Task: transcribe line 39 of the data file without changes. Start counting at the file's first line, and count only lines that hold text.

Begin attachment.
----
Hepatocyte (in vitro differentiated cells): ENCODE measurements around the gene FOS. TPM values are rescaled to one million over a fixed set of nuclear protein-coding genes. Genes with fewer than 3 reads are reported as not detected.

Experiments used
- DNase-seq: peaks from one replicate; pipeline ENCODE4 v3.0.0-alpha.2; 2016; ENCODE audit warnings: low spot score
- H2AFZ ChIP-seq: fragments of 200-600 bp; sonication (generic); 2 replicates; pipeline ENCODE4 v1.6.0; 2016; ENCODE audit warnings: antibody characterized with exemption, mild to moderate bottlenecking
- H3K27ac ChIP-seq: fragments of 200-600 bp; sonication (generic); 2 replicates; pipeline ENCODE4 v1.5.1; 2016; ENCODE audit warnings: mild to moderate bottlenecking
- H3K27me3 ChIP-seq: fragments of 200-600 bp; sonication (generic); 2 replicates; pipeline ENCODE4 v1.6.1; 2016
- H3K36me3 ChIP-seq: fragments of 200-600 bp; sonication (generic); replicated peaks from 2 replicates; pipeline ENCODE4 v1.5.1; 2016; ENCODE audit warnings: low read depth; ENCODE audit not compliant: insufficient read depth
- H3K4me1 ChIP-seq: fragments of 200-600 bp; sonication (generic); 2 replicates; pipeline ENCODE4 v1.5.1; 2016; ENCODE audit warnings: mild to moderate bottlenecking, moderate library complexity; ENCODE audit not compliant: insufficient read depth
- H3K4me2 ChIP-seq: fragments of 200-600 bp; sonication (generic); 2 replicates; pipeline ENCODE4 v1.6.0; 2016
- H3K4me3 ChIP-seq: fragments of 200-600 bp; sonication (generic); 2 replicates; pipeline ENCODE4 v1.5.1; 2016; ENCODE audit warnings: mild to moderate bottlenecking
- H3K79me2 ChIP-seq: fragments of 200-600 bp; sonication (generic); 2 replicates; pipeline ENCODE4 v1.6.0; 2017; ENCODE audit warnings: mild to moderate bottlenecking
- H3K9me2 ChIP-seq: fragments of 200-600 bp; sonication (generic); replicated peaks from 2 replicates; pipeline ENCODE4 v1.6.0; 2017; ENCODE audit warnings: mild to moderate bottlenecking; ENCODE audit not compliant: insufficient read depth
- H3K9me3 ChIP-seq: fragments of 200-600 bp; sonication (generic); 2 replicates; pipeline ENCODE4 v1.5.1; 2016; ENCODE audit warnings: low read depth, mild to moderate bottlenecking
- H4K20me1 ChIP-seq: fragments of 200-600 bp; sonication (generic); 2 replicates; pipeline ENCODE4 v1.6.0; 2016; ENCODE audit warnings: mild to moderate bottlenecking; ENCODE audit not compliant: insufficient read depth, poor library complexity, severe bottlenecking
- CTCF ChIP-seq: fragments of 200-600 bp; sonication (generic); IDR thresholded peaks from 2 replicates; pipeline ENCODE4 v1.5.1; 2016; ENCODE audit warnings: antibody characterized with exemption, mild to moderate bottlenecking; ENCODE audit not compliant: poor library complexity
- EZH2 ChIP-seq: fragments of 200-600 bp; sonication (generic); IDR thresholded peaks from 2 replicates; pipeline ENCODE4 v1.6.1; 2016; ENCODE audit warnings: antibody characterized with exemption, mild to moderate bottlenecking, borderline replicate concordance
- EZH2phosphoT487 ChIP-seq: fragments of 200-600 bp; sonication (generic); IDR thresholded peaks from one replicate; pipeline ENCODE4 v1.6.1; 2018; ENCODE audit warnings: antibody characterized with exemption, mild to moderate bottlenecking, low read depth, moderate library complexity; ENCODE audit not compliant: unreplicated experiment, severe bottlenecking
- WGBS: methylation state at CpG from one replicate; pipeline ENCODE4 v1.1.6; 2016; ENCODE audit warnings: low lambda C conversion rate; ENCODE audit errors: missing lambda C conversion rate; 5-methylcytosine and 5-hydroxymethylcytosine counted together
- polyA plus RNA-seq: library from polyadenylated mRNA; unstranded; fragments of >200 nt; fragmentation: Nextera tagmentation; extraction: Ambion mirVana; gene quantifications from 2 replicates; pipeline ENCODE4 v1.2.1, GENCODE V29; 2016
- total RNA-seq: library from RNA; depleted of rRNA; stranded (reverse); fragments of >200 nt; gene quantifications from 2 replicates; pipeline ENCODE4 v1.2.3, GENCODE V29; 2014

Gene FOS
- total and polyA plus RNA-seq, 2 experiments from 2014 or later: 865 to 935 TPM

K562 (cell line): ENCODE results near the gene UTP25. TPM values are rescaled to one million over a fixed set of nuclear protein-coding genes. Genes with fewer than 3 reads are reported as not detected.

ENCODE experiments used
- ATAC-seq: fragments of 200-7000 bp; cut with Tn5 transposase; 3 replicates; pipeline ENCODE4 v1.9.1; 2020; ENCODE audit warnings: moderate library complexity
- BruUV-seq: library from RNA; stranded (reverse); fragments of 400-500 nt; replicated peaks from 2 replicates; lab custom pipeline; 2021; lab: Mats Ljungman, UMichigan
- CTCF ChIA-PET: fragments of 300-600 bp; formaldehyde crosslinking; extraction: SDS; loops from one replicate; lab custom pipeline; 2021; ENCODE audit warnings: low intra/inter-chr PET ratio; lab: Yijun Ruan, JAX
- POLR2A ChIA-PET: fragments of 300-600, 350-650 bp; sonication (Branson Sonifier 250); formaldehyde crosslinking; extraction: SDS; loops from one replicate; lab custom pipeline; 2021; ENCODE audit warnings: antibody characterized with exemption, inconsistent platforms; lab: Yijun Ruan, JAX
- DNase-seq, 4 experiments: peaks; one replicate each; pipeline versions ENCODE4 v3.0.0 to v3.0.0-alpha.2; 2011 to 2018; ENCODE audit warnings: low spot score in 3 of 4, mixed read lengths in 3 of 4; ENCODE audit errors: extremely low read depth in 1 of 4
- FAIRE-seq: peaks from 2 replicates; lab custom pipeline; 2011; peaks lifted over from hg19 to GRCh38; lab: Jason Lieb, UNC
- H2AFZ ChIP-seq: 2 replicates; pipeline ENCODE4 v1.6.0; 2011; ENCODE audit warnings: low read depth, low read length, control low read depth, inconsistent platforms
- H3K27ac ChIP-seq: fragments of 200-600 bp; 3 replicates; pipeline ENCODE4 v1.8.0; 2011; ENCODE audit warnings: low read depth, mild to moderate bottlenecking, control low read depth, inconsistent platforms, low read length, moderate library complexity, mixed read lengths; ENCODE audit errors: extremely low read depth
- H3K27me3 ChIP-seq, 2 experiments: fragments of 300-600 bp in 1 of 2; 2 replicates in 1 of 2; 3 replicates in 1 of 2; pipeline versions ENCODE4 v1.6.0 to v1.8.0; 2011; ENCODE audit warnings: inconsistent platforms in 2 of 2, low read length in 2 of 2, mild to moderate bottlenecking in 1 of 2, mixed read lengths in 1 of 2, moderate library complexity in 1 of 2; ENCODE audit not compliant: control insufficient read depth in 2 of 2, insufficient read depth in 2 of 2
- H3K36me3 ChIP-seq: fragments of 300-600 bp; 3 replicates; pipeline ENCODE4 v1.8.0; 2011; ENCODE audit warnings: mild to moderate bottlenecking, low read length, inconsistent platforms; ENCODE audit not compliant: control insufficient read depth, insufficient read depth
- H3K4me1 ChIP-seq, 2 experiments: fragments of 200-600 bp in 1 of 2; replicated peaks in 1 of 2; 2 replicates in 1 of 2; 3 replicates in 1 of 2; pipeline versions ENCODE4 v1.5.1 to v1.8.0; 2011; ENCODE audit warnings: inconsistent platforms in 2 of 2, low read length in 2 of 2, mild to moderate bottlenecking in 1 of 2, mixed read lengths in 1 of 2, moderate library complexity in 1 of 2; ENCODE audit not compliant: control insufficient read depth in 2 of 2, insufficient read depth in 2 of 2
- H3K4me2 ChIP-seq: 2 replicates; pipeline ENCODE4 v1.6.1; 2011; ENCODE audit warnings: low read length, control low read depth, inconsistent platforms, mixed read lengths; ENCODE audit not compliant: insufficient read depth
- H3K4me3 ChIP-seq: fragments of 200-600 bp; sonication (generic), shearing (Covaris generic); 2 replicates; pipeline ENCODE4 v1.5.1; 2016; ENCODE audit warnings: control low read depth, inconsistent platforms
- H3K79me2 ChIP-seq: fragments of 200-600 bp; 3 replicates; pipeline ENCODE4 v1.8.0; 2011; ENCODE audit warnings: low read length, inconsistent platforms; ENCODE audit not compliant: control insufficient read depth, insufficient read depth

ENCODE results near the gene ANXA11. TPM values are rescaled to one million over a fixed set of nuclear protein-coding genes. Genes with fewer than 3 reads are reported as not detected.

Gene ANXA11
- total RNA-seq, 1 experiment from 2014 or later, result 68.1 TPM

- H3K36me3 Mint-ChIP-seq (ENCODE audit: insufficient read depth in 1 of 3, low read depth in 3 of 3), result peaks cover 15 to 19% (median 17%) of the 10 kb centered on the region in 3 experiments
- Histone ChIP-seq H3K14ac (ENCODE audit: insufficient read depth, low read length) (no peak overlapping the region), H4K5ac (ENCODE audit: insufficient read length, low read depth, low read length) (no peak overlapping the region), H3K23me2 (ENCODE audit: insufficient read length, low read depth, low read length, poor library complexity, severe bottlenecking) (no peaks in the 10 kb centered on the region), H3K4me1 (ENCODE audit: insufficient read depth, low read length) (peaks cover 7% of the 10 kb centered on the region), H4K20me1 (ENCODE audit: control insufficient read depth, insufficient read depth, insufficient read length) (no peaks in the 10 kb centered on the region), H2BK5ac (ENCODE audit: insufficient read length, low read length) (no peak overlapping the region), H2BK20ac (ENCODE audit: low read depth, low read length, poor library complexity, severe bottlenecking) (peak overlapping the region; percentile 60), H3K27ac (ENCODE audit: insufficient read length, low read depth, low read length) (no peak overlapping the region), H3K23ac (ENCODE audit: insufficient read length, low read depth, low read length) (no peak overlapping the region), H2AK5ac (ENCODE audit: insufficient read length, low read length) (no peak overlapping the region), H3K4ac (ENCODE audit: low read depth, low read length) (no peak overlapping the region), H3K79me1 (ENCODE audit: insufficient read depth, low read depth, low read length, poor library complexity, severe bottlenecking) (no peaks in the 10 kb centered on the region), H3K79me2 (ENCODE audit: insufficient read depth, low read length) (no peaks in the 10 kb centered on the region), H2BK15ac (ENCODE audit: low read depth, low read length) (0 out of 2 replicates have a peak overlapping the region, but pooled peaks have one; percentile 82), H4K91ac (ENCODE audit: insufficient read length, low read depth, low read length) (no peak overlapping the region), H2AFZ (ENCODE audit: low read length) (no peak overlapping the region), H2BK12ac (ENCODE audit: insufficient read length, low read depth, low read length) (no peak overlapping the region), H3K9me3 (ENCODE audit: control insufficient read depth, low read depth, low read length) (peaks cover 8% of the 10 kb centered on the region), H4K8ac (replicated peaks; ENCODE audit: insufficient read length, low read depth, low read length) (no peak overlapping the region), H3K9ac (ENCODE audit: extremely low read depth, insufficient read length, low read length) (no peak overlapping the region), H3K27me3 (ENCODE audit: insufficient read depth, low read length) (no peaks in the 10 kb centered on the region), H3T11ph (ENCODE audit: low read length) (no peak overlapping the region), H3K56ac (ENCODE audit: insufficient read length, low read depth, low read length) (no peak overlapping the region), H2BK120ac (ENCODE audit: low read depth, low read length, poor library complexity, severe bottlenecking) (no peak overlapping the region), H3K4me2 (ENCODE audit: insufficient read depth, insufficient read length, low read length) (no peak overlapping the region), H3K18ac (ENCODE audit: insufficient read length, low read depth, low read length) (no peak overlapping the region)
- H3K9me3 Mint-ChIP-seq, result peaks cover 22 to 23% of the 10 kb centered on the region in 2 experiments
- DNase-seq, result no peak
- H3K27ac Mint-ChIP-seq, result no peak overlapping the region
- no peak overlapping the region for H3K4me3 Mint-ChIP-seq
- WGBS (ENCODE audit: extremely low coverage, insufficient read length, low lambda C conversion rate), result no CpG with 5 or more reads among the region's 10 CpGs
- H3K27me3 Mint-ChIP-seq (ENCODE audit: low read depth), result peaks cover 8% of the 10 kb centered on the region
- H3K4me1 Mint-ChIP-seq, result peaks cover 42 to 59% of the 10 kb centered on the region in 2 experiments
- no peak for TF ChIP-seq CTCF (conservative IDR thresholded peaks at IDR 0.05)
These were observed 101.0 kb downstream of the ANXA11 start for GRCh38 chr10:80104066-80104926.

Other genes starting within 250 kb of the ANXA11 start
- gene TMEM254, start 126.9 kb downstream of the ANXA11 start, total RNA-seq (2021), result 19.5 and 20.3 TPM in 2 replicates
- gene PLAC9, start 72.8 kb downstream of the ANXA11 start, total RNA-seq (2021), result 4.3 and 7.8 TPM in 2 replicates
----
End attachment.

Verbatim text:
ENCODE results near the gene ANXA11. TPM values are rescaled to one million over a fixed set of nuclear protein-coding genes. Genes with fewer than 3 reads are reported as not detected.